RAIB has today released its report into an occupied wheelchair contacting a passing train at Twyford station, 7 April 2016.
At around 10:52 hrs on 7 April 2016, a wheelchair occupied by a teenage girl moved towards the edge of platform 4 at Twyford station and came into multiple glancing contacts with the wagons of a passing freight train. The last contact pushed the wheelchair clear of the platform edge. The girl suffered a minor injury to her foot.
Prior to the accident, the girl and her mother were waiting to catch a train on the platform. The wheelchair was stationary, behind the yellow line painted on the platform, and with the wheels parallel to the railway tracks. It was positioned next to the girl’s mother, who had applied the brakes.
The accident occurred because the freight train’s slipstream, combined with the ambient wind, generated an aerodynamic force which was able to overcome the brakes on the wheelchair. The mother was unaware that the freight train posed a hazard to the wheelchair, and therefore did not take any additional precautions beyond applying the brakes.
As a result of the investigation, the RAIB has made five recommendations. One recommendation is made to the Rail Delivery Group to inform the public of the potential hazards from train slipstreams and the need to apply brakes and keep a hold of wheelchairs and pushchairs when non-stopping trains pass through stations. Two recommendations are made to RSSB; one to investigate measures to improve the safety of wheelchair and pushchair users at railway stations, and the second to change the Railway Group Standard which specifies when a station operator must carry out a formal assessment of the risks from passing trains. Two recommendations are also made to Great Western Railway; to continue its current work to risk-assess the platforms for which it is responsible, and to ensure that warnings of passing trains provided to station users are timely and effective.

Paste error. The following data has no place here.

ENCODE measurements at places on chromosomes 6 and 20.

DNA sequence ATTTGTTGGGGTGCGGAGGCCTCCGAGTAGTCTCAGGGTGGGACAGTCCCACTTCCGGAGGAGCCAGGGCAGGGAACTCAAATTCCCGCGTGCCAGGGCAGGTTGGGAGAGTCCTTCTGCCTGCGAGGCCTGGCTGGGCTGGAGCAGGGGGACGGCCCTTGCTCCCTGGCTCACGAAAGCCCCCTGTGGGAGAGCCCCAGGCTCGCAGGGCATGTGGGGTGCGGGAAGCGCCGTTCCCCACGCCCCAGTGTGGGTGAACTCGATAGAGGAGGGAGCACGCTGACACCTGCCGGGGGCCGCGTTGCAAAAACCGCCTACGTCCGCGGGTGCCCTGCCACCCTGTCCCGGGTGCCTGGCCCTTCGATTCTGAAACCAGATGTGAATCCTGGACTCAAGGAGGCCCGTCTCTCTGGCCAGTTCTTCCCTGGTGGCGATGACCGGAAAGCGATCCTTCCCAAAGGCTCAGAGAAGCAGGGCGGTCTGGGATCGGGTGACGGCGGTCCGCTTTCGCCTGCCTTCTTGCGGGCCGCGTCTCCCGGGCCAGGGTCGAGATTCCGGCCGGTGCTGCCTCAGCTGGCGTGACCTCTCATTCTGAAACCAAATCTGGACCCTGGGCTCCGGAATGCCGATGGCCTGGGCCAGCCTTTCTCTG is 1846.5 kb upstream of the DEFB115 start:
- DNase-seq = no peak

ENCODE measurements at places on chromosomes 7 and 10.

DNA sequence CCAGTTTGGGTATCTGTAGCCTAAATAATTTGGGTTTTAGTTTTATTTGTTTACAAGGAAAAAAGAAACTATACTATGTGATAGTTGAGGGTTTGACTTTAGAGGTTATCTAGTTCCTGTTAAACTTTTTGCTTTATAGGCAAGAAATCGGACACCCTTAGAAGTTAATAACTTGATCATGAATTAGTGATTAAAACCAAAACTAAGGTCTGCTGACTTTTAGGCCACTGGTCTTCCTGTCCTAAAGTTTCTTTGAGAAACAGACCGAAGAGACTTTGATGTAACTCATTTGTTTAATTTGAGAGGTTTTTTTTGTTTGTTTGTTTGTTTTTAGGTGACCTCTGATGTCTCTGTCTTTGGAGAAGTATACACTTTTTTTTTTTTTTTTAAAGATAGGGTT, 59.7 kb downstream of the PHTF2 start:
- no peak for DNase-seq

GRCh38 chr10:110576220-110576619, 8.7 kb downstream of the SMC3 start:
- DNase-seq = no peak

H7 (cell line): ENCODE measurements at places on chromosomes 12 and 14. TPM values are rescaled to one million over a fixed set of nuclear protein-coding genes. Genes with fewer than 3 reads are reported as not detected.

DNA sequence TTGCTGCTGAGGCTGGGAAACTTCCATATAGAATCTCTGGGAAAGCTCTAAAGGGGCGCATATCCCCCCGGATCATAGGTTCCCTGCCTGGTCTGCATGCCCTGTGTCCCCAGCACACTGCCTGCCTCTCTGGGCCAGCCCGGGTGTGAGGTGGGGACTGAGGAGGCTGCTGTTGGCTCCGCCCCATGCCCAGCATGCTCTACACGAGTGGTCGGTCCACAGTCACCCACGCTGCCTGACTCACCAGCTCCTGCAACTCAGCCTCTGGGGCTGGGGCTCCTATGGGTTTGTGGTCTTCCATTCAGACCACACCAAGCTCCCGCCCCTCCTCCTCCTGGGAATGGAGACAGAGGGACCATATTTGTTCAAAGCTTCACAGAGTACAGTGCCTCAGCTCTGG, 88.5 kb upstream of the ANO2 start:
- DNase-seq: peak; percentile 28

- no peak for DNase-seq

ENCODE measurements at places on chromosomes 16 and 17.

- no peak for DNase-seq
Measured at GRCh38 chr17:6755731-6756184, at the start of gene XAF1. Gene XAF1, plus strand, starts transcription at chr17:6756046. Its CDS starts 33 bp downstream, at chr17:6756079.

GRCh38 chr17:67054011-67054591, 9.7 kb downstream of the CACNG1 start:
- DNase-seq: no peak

The RAIB has also identified a learning point for members of the public: that trains passing through platforms, particularly freight trains, can generate powerful slipstreams sufficient to move a wheelchair or pushchair against its brakes.
Simon French, Chief Inspector of Rail Accidents said:
This distressing accident has highlighted the fact that even slow moving trains can cause significant airflows on station platforms. Passengers should be aware that such airflows can move wheeled transport and take particular care when travelling.
We have recommended that the rail industry takes steps to promote a greater public awareness of the potential hazards from train slipstreams. We have also made a number of recommendations relating to the way that the industry manages aerodynamic risk in stations.
Notes to editors
- The sole purpose of RAIB investigations is to prevent future accidents and incidents and improve railway safety. RAIB does not establish blame, liability or carry out prosecutions.
- RAIB operates, as far as possible, in an open and transparent manner. While our investigations are completely independent of the railway industry, we do maintain close liaison with railway companies and if we discover matters that may affect the safety of the railway, we make sure that information about them is circulated to the right people as soon as possible, and certainly long before publication of our final report.
- For media enquiries, please call 01932 440015.
Newsdate: 19 January 2017
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Published: 19 January 2017